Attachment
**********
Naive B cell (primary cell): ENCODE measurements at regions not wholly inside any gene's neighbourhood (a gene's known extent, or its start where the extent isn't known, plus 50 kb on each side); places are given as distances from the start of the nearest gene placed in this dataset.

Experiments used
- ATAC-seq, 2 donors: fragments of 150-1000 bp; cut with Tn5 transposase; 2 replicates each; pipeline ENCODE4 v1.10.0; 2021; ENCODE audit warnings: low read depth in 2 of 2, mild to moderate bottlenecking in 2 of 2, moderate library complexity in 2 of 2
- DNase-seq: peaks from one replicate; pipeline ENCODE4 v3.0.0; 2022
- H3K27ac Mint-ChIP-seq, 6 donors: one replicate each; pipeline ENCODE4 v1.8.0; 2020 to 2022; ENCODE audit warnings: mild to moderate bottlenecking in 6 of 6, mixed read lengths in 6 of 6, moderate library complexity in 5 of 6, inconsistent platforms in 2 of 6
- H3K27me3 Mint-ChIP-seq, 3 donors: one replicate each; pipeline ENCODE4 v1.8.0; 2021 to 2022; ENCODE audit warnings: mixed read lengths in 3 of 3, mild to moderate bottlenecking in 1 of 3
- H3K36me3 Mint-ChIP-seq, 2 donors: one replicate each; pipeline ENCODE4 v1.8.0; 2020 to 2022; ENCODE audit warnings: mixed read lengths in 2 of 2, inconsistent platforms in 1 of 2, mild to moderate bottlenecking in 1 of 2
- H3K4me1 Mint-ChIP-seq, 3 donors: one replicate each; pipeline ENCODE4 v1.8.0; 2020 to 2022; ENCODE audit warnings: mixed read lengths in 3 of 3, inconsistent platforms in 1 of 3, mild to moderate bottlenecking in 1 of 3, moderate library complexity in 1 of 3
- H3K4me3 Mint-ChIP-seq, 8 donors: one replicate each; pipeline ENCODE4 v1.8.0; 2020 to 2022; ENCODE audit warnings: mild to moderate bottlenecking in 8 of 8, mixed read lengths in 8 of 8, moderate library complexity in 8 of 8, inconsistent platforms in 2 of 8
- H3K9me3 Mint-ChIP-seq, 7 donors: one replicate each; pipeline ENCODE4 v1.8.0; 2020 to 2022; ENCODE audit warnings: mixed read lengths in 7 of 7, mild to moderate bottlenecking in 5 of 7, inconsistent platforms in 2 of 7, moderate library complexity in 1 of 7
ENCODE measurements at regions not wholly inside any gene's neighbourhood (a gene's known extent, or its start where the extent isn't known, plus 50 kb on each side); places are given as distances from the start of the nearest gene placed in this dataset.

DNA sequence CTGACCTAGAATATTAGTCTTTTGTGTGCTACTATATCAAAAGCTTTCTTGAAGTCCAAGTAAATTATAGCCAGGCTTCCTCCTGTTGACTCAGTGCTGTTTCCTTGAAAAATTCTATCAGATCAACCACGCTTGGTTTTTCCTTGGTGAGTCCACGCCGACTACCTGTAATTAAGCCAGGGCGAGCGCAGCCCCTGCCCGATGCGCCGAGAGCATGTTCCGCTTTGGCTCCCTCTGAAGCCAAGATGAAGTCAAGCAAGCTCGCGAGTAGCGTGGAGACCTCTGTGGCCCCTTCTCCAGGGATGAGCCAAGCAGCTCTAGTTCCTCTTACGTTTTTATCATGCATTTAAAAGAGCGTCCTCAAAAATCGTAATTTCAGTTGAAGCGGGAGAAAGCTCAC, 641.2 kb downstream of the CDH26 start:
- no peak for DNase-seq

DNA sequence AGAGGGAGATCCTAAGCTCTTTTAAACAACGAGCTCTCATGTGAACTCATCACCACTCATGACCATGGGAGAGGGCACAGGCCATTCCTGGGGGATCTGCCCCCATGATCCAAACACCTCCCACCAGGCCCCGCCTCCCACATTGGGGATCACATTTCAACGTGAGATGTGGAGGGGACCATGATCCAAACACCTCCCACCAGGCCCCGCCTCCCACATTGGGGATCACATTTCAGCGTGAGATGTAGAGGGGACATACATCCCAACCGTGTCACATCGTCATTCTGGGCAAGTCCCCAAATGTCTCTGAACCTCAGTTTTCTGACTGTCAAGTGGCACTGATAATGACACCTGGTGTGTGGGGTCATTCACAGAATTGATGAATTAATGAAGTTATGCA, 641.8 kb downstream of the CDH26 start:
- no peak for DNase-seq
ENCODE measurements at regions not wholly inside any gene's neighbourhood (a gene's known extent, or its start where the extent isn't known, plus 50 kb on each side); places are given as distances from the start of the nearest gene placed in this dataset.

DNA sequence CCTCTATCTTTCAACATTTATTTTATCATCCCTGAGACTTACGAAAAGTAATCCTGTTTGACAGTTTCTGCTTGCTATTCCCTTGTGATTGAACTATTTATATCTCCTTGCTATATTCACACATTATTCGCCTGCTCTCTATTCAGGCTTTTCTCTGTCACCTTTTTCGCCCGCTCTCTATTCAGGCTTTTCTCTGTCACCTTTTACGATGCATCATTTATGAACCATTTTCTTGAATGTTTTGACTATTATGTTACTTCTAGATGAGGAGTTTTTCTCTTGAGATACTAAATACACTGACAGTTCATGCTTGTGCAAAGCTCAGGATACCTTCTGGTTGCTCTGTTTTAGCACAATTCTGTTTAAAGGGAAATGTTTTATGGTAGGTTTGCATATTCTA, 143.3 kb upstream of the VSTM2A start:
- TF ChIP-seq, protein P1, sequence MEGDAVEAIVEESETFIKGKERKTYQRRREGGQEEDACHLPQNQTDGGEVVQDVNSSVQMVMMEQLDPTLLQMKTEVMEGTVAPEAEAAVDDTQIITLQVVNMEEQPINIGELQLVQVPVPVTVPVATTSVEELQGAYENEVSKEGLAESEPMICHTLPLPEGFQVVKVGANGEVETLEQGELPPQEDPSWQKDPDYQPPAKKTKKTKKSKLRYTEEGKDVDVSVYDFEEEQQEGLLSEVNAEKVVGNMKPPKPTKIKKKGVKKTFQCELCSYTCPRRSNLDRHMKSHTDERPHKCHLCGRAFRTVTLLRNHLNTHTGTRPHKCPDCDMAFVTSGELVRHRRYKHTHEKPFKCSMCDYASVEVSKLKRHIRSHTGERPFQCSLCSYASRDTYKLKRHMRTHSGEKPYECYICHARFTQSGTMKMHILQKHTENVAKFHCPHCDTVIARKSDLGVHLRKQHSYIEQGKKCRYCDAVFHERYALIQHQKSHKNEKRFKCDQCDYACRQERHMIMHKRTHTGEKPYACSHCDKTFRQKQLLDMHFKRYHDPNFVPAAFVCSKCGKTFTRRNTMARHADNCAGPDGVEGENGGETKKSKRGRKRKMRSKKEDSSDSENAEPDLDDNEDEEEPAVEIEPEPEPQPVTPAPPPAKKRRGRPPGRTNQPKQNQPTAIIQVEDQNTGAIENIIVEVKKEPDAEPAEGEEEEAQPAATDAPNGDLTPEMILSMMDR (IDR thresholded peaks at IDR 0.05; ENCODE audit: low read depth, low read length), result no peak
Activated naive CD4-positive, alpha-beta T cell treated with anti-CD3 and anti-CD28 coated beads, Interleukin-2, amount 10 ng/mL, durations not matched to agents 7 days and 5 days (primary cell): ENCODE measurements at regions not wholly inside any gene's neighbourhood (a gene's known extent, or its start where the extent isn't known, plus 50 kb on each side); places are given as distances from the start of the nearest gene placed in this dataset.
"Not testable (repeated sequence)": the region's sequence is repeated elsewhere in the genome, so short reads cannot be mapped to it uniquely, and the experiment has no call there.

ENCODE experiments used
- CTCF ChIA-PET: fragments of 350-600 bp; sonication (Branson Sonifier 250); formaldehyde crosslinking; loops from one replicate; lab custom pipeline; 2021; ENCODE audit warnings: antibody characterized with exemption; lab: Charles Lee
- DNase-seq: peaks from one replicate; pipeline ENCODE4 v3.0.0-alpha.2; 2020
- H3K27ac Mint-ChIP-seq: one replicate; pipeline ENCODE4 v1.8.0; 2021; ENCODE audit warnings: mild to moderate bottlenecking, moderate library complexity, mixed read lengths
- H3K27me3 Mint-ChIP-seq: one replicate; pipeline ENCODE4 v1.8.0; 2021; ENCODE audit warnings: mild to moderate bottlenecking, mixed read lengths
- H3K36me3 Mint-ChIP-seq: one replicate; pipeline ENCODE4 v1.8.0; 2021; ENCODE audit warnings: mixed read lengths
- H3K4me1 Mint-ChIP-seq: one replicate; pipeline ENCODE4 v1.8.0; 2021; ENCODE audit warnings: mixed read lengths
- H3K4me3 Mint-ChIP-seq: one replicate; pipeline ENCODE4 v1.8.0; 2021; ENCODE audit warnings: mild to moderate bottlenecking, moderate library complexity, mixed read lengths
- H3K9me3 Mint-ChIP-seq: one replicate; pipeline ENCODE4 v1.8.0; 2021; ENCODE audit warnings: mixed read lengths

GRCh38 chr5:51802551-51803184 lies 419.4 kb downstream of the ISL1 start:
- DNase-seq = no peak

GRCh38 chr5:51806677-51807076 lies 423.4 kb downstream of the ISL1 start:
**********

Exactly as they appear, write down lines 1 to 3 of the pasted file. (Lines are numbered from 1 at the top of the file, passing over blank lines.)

Naive B cell (primary cell): ENCODE measurements at regions not wholly inside any gene's neighbourhood (a gene's known extent, or its start where the extent isn't known, plus 50 kb on each side); places are given as distances from the start of the nearest gene placed in this dataset.

Experiments used
- ATAC-seq, 2 donors: fragments of 150-1000 bp; cut with Tn5 transposase; 2 replicates each; pipeline ENCODE4 v1.10.0; 2021; ENCODE audit warnings: low read depth in 2 of 2, mild to moderate bottlenecking in 2 of 2, moderate library complexity in 2 of 2